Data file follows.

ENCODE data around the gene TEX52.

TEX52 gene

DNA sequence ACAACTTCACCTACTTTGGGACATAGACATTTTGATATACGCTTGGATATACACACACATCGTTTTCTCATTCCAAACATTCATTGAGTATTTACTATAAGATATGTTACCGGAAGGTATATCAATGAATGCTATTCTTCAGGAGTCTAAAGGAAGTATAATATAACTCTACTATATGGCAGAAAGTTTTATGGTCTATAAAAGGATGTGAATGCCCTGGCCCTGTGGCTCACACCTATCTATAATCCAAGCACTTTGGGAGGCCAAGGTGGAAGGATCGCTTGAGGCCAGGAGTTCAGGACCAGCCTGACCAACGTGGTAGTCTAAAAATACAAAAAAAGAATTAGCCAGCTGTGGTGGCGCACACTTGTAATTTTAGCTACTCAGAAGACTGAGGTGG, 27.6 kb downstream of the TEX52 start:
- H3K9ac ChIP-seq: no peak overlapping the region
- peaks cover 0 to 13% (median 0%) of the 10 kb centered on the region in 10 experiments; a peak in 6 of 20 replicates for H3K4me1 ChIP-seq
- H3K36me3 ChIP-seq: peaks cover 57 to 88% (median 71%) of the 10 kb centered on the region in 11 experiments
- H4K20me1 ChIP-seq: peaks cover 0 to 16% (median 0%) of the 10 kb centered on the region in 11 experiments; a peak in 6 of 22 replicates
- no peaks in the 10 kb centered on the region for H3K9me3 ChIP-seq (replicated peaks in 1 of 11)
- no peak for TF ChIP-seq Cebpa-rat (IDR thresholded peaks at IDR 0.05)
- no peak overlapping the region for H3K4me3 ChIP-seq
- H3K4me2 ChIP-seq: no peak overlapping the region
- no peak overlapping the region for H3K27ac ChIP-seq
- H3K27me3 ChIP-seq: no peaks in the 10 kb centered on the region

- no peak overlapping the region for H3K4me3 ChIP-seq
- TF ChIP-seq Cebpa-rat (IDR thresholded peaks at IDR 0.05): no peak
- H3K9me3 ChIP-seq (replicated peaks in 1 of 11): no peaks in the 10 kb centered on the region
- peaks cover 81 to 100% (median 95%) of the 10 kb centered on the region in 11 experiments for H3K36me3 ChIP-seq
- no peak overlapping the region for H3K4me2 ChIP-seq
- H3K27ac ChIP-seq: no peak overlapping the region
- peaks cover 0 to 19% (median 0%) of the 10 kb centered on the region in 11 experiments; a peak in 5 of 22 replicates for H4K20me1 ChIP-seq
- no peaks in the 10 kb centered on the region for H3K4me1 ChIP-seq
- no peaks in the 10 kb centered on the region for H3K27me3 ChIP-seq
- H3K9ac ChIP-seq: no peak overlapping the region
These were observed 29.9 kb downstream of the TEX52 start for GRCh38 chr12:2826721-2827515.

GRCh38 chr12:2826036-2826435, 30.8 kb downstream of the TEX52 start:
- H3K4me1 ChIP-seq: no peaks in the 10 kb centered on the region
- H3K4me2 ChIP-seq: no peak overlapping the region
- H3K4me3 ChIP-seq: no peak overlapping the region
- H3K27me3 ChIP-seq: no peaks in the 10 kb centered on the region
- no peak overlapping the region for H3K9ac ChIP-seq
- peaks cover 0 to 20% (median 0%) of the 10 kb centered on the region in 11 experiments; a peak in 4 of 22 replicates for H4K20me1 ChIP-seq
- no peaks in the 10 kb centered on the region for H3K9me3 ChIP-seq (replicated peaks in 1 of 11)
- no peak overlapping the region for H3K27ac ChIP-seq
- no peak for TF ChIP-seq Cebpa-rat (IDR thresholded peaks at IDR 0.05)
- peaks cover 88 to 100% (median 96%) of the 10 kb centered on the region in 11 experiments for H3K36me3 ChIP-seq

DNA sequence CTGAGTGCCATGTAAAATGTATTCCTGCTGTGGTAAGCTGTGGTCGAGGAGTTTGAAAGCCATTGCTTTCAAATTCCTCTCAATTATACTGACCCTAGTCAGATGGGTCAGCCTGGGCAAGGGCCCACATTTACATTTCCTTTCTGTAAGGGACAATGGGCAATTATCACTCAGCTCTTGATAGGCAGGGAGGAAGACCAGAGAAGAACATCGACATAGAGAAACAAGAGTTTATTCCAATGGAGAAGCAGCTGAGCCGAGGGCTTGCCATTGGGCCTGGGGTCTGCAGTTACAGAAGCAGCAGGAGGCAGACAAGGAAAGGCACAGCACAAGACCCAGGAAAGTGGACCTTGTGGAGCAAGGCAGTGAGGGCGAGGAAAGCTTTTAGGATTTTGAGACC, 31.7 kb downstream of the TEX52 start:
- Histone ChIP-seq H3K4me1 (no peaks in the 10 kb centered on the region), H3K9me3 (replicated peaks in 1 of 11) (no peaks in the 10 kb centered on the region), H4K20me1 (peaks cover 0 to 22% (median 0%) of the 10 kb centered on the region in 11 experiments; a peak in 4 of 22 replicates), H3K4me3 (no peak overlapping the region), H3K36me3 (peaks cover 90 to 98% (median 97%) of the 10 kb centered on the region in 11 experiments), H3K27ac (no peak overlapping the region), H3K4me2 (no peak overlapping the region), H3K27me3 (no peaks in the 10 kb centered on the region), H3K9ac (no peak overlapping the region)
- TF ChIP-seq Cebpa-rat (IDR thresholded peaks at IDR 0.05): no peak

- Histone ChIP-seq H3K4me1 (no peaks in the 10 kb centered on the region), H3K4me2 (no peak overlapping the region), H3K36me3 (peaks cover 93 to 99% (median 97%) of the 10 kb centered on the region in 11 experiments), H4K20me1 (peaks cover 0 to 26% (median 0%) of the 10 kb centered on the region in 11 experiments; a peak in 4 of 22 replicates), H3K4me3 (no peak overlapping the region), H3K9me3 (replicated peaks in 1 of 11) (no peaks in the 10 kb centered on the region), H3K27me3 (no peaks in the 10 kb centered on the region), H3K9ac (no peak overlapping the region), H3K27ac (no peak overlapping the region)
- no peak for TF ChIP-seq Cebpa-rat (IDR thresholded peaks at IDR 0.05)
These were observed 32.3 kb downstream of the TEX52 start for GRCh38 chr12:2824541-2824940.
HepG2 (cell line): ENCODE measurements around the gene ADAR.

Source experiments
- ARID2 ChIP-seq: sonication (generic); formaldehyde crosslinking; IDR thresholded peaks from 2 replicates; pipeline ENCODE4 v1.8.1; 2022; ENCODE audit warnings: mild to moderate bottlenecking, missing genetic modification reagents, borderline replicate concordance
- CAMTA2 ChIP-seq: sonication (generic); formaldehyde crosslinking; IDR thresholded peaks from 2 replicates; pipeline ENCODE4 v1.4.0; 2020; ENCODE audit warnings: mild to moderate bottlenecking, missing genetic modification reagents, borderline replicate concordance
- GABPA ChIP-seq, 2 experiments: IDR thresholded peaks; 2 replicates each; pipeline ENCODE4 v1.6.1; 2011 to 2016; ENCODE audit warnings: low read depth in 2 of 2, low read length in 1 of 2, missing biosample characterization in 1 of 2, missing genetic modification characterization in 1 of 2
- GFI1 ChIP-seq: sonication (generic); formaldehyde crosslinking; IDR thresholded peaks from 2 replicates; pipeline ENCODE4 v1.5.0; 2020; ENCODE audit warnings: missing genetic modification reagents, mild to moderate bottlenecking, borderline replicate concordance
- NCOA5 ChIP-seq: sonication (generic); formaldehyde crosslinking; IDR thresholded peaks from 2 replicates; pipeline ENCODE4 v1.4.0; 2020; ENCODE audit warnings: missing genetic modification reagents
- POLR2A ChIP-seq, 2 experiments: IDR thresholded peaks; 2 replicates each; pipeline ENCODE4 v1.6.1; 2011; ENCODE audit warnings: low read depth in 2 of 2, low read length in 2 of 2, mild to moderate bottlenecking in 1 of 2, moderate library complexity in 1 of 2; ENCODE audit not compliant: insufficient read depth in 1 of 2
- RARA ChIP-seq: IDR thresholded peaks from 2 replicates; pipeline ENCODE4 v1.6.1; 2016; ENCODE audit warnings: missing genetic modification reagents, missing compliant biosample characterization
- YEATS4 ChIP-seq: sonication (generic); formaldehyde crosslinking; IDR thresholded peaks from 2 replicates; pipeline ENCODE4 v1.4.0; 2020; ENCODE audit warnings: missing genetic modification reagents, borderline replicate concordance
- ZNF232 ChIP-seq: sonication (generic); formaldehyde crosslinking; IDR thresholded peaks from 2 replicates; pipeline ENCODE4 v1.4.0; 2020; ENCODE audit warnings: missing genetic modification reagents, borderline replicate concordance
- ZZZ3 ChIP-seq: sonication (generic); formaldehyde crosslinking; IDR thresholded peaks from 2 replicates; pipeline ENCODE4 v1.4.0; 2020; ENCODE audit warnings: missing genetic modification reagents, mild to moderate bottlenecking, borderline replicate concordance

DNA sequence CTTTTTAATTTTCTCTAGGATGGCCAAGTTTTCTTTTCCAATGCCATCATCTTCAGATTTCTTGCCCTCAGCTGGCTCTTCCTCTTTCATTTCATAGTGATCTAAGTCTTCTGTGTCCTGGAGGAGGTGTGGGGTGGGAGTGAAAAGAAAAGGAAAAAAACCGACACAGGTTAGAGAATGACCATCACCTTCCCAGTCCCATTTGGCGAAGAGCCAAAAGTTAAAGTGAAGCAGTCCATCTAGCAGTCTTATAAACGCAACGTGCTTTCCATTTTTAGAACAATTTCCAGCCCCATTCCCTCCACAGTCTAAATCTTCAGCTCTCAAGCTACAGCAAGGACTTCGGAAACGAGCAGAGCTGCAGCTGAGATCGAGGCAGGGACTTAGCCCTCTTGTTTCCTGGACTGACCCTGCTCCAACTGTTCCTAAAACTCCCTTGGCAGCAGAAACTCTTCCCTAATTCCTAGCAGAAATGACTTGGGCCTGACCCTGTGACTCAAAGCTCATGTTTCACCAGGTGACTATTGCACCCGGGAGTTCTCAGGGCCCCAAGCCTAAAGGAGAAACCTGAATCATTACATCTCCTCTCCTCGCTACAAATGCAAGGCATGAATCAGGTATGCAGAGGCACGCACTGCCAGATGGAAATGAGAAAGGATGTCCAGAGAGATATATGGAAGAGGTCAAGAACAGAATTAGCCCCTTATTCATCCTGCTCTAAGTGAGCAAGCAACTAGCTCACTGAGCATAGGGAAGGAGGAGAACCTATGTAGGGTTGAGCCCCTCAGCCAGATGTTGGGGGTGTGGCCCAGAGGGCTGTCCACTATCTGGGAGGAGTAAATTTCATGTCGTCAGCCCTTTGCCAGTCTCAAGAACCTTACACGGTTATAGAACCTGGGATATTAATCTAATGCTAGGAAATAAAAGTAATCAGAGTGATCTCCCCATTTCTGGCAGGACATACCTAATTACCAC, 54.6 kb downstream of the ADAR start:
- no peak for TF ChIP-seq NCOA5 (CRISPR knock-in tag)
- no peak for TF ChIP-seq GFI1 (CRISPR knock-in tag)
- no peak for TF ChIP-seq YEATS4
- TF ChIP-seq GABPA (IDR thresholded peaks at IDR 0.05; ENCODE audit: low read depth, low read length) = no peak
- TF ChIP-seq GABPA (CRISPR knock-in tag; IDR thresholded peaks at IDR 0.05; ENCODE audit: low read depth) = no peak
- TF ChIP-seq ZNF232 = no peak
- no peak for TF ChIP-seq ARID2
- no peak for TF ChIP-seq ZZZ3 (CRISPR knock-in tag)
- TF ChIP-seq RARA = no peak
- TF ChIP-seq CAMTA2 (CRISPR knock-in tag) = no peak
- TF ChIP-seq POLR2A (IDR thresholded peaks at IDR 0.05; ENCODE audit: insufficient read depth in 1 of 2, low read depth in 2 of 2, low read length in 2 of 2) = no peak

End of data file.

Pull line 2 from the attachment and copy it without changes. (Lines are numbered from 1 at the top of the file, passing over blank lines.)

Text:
TEX52 gene